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Hajj: Journey to the Heart of Islam, British Museum | reviews, news & interviews

Hajj: Journey to the Heart of Islam, British Museum

Hajj: Journey to the Heart of Islam, British Museum

Both scholarly and profoundly moving, an in-depth exploration of one of the five pillars of Islam

Ahmed Mater's 'Magnetism': a black magnetic cube encircled by tiny magnetic filaments © Ahmed Mater and the Trustees of the British Museum

Hajj: Journey to the Heart of Islam is an exhibition about faith that even an avowed atheist might find rather moving. The last of the British Museum’s series of in-depth exhibitions exploring aspects of the three great Abrahamic religions, the exhibition attempts to shed light on what is, to outsiders at least, the most mysterious of religious rituals.

And in so doing one is left undeniably humbled by the miracle of transcendent faith, as we read and listen to the words of believers experiencing what must be seen for them not only as an encounter with God but a deep sense of connection with fellow Muslims as they enact a series of complex rituals that were fixed in the time of Abraham.   

For those who know little of Islam, Hajj is the pilgrimage to Mecca that must be completed by every Muslim if they are fit and able, at least once in his or her life, as the Prophet Mohammed himself did in the last year of his. It is one of the pillars of Islam and takes place during the last month of the Islamic year, known as Dhu’l Hijja. This year around three million pilgrims are expected to congregate for a spiritual journey that is both personal and communal.

We are offered fascinating glimpses of a world that has always been closed to non-Muslims

Since pilgrims now come from all corners of the globe, the first part of the exhibition concentrates on the history of this once perilous journey in which, long before the days of air travel and convenient packages tours, sickness and death –  whether by cholera and other communicable diseases or by the hand of the occasional murderous bandit – were not uncommon. Whether that journey was taken by boat or by camel, over several weeks or many months, we see the four main routes to Mecca broadly mapped out for us, including one of the earliest: a road in what is now Iraq established at the turn of the 9th century by Zubayd, wife of Harun al-Rashid of Arabian Nights fame. It comes complete with staging posts and reservoirs for necessary rest and refreshment.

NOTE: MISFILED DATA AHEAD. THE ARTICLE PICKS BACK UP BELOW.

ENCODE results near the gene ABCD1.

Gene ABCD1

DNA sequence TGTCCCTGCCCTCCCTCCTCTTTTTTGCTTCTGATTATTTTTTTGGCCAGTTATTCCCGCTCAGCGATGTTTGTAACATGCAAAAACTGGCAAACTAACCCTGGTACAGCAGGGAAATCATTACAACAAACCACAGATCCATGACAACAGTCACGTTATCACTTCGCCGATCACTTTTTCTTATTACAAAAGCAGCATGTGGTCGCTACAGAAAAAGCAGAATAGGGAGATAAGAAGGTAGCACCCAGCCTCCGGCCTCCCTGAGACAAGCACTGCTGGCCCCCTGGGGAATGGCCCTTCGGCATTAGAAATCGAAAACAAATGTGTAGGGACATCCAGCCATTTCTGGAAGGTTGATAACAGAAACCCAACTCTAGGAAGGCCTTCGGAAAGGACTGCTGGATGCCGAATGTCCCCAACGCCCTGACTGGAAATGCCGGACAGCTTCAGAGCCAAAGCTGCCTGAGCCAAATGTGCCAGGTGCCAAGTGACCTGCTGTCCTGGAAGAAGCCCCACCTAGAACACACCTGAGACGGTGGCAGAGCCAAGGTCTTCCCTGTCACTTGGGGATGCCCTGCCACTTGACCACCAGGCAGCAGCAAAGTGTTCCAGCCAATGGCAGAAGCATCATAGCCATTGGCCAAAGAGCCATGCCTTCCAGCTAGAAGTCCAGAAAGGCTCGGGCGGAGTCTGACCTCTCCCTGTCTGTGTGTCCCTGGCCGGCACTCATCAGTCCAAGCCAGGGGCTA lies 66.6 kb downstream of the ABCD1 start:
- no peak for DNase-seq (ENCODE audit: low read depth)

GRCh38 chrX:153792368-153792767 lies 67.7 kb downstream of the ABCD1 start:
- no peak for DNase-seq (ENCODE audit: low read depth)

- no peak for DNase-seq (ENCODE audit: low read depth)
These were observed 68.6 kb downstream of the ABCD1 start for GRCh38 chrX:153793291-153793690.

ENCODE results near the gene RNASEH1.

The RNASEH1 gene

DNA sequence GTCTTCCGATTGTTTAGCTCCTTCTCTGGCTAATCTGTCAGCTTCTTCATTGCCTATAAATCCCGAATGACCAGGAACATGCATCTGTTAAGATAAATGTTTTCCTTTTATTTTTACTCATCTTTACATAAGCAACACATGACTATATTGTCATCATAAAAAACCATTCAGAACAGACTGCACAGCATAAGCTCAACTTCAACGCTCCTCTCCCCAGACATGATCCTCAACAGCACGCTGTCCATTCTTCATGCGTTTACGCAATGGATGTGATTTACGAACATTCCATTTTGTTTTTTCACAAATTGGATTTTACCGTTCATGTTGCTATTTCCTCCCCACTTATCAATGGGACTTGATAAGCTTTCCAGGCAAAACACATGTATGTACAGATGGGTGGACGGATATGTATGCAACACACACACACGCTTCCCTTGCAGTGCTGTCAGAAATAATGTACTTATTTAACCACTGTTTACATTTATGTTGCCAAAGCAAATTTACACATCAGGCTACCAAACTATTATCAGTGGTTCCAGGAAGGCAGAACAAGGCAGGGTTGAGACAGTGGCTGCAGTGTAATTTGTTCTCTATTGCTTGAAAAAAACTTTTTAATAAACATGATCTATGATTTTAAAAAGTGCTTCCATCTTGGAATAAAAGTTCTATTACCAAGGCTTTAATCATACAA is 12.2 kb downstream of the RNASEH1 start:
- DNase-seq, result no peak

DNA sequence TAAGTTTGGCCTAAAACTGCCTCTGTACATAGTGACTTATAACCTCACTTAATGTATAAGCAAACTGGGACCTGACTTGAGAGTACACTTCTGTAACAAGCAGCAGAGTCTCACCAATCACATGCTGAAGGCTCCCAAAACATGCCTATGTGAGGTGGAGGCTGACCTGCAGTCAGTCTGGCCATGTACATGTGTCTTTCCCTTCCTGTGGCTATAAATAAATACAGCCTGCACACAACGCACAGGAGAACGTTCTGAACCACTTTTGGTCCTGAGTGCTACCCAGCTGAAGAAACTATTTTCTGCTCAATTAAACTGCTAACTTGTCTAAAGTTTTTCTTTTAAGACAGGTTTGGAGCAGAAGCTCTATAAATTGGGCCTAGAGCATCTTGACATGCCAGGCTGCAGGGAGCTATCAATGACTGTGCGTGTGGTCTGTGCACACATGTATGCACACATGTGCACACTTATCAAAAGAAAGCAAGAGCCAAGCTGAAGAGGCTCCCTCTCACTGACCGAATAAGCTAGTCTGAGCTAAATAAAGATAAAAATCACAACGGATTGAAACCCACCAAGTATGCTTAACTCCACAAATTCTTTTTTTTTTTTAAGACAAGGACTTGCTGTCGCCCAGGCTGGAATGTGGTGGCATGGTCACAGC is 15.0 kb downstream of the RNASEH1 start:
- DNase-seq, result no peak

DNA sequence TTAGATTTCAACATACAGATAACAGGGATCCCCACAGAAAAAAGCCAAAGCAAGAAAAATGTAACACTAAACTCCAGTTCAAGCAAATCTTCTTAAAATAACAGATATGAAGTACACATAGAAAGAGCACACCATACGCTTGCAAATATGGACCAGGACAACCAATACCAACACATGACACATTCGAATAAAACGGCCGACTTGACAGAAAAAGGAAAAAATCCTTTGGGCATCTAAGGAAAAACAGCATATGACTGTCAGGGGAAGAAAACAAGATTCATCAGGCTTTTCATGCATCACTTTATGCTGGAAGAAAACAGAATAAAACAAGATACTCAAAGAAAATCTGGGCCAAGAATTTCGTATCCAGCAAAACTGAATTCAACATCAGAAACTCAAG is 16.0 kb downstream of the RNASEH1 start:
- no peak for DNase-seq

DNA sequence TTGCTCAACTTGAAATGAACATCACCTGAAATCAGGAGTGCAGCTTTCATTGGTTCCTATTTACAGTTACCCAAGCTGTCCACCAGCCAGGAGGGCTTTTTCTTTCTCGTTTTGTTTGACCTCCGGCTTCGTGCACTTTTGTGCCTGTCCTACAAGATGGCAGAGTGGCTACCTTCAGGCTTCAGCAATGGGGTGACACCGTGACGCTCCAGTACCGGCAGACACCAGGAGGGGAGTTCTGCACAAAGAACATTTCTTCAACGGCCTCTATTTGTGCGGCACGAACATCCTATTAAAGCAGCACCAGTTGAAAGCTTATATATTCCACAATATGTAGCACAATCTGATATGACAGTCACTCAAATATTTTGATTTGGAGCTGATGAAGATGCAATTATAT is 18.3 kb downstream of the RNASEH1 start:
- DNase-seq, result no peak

A 19th-century Chinese porcelain bottle containing Zamzam waterUnder the great dome of the British Museum’s Reading Room, visitors move in a circle as they pass by each display area, replicating the anti-clockwise motion of pilgrims as they encircle the Ka’ba, the cube-shaped granite building that Muslims believe was built by Abraham and his son Ishmael. The Ka’ba is, in fact, encircled seven times, a ritual that enacts Abraham’s inspection of the Ka'ba when it was completed, after Adam’s original construction. Further rituals, all of which last a total of six days, sees the drinking of holy Zamzam water (right: a 19th-century bottle containing Zamzam water) from a local fountain, enacting the discovery of water by the parched and frantic Hager after Abraham abandoned her and their baby son in the desert, and the throwing of stones at a pillar to enact the casting out of the devil by this same prophet.